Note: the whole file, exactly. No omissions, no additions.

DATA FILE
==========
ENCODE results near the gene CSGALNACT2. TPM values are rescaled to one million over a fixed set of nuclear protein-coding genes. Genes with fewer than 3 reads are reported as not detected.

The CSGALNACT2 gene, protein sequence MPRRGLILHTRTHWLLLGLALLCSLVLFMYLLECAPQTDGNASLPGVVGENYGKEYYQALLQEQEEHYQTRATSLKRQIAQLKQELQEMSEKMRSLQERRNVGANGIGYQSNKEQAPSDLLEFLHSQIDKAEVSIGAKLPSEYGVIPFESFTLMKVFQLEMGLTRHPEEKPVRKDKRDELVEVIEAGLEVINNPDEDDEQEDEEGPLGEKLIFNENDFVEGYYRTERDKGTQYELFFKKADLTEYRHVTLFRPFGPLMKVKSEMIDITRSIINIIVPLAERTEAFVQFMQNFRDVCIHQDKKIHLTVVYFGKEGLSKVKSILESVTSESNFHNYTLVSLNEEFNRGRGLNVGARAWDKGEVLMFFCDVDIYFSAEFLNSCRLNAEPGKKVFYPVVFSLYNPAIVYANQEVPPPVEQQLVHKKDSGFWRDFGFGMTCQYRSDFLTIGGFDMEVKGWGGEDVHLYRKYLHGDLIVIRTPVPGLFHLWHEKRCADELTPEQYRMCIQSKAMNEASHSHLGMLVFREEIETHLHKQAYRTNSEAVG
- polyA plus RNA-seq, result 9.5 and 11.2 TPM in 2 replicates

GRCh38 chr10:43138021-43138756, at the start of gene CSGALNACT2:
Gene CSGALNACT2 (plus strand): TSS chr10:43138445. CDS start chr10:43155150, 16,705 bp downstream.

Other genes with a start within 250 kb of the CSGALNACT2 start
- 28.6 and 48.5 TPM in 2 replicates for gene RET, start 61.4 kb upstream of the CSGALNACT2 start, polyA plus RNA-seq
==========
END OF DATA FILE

ENCODE results near the gene CSGALNACT2. TPM values are rescaled to one million over a fixed set of nuclear protein-coding genes. Genes with fewer than 3 reads are reported as not detected.

The CSGALNACT2 gene, protein sequence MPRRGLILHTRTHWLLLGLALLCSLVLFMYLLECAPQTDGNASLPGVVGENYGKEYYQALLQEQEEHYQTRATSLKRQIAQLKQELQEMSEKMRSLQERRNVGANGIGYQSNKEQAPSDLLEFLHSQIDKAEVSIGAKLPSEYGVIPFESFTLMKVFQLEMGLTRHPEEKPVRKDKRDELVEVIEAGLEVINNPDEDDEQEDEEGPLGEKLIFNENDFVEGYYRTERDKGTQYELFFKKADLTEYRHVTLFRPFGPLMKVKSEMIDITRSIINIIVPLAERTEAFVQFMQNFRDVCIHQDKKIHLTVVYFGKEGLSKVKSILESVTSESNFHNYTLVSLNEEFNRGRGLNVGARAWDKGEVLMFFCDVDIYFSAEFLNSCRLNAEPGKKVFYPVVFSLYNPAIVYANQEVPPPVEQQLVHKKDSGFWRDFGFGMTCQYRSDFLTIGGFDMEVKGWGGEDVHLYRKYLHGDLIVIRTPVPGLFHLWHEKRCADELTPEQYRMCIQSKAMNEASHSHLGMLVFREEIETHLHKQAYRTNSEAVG
- polyA plus RNA-seq, result 9.5 and 11.2 TPM in 2 replicates

GRCh38 chr10:43138021-43138756, at the start of gene CSGALNACT2:
Gene CSGALNACT2 (plus strand): TSS chr10:43138445. CDS start chr10:43155150, 16,705 bp downstream.

Other genes with a start within 250 kb of the CSGALNACT2 start
- 28.6 and 48.5 TPM in 2 replicates for gene RET, start 61.4 kb upstream of the CSGALNACT2 start, polyA plus RNA-seq